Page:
For many of us, sleep doesn’t come easily. Whether you have trouble winding down as a result of stress, a long day, or eating your last meal of the day too late in the evening (which is an actual, scientific concept), you may need a few strategies to make it easier to catch those Zs.
Luckily, there are a few specific yoga poses that encourage the body and mind to slow down, relax, and – with the right surrounding environment – help you get to sleep more easily.
Legs Up the Wall
Also known as waterfall pose, legs up the wall is one of the most versatile, universal, and accessible poses in yoga. Legs up the wall is an inversion by definition – your head is below the level of your heart. Inversions have their own benefits, but legs up the wall specifically is known as a pose that promotes relaxation for sleep.
Its name describes exactly how to do the pose – ideally, with an actual wall to use as a prop (or perhaps a headboard?). Lay on your back and extend your legs up a vertical surface at an angle you find relaxing – most likely wider than 90 degrees. Close your eyes and breathe slowly and evenly, allowing the blood to flow in the opposite direction than it normally does when you’re up and moving all day.
A pose known for helping to relieve tension in the back, happy baby can be done immediately after legs up the wall. The pose allows you to stretch your glutes while simultaneously giving yourself a low back massage – two nice ways to help relax the physical body, especially if back tension is preventing you from going to sleep.
Coming from legs up the wall, bend your knees and draw them toward your chest so that you can reach for the pinky edges of your feet (or your outer thighs if the feet are out of reach). Use your arms to draw your knees down and outside your ribcage and flatten your low back to create a stretching sensation across the glutes. Rock side to side (like a happy little baby!).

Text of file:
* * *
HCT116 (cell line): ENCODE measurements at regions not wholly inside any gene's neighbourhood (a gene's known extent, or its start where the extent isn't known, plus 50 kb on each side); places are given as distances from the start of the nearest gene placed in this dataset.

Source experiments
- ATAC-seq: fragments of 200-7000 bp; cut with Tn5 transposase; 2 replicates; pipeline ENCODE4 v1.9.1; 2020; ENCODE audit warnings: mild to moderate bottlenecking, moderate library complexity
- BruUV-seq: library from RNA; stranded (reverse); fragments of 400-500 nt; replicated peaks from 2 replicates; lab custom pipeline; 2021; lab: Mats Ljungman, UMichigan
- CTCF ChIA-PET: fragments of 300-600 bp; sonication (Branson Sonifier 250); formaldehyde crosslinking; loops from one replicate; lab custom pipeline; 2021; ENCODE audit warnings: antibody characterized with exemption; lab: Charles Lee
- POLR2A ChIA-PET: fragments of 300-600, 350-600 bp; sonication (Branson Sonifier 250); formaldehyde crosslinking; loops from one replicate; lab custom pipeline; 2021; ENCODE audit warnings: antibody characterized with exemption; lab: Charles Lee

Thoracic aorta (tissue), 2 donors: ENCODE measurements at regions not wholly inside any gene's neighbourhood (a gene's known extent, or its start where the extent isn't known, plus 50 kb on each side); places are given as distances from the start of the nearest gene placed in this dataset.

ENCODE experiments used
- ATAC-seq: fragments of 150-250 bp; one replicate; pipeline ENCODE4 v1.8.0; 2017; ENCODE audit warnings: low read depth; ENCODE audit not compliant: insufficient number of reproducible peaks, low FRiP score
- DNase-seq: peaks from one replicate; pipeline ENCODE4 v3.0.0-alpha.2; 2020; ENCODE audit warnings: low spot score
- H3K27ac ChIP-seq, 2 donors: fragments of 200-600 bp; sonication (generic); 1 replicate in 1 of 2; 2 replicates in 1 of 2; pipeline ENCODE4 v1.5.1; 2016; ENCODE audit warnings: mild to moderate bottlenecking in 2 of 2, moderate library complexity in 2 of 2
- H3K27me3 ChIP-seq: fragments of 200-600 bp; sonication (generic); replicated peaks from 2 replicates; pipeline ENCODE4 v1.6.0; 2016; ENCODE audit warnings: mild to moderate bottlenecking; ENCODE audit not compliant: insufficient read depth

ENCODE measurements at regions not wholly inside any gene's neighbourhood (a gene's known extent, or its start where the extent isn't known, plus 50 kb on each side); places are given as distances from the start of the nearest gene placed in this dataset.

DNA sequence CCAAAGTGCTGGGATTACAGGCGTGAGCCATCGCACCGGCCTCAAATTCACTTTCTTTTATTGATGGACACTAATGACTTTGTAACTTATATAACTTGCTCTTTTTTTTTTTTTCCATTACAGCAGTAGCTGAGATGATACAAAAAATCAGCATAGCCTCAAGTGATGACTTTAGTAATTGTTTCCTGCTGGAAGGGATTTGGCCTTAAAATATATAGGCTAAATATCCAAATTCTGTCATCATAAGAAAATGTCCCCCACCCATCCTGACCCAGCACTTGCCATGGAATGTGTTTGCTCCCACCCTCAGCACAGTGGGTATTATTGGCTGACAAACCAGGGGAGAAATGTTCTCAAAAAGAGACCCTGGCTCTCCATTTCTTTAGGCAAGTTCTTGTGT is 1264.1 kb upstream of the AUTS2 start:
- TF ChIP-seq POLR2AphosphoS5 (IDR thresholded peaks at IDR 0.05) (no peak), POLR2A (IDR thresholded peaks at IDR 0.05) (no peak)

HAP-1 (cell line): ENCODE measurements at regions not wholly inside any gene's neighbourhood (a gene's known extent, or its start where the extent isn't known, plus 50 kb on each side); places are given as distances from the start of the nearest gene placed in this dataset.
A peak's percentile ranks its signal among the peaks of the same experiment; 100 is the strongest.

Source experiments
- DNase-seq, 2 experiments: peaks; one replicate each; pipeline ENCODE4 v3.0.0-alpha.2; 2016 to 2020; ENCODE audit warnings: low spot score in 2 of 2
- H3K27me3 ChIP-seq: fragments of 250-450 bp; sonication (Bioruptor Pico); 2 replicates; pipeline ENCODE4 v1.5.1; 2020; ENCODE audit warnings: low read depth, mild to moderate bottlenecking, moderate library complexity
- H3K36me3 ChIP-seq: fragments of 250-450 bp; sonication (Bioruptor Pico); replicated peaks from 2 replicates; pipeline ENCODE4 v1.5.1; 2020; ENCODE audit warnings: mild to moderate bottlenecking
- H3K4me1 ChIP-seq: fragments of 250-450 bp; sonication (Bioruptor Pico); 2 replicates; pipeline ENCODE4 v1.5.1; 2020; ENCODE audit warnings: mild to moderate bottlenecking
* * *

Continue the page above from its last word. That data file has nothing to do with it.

Ideally done with the support of a pillow or bolster, child’s pose provides a gentle hip and back stretch to help you ease your body into sleep.
Start on your knees and slowly drop your seat toward your heels, taking your knees as wide apart as feels comfortable in your body with your big toes touching. If you have a pillow available, slide it under your abdomen so that your torso can relax onto it while you extend your arms forward. You can take your forehead straight down or lay with one ear on the pillow, switching to the other side of your head after five slow breaths.
Reclined Bound Angle Pose
Commonly referred to by its sanskrit name, supta baddha konasana, this pose is done laying on your back with the soles of your feet touching and knees opened wide in a butterfly shape. You can slide a pillow under each thigh to provide yourself with the support you need to fully relax as your hips gently open. Allow your body to relax and breathe slowly in and out of your nose as you hold.
Everything You Need for Your Yoga Practice
While these poses are helpful to practice immediately before bed, a consistent yoga practice is an effective way to relax the physical body and quiet the mind. Having the right tools to get started with or continue your practice is a good way to ensure you return to your mat consistently. Visit our online store for all the mats, props, and clothing you need to support your practice.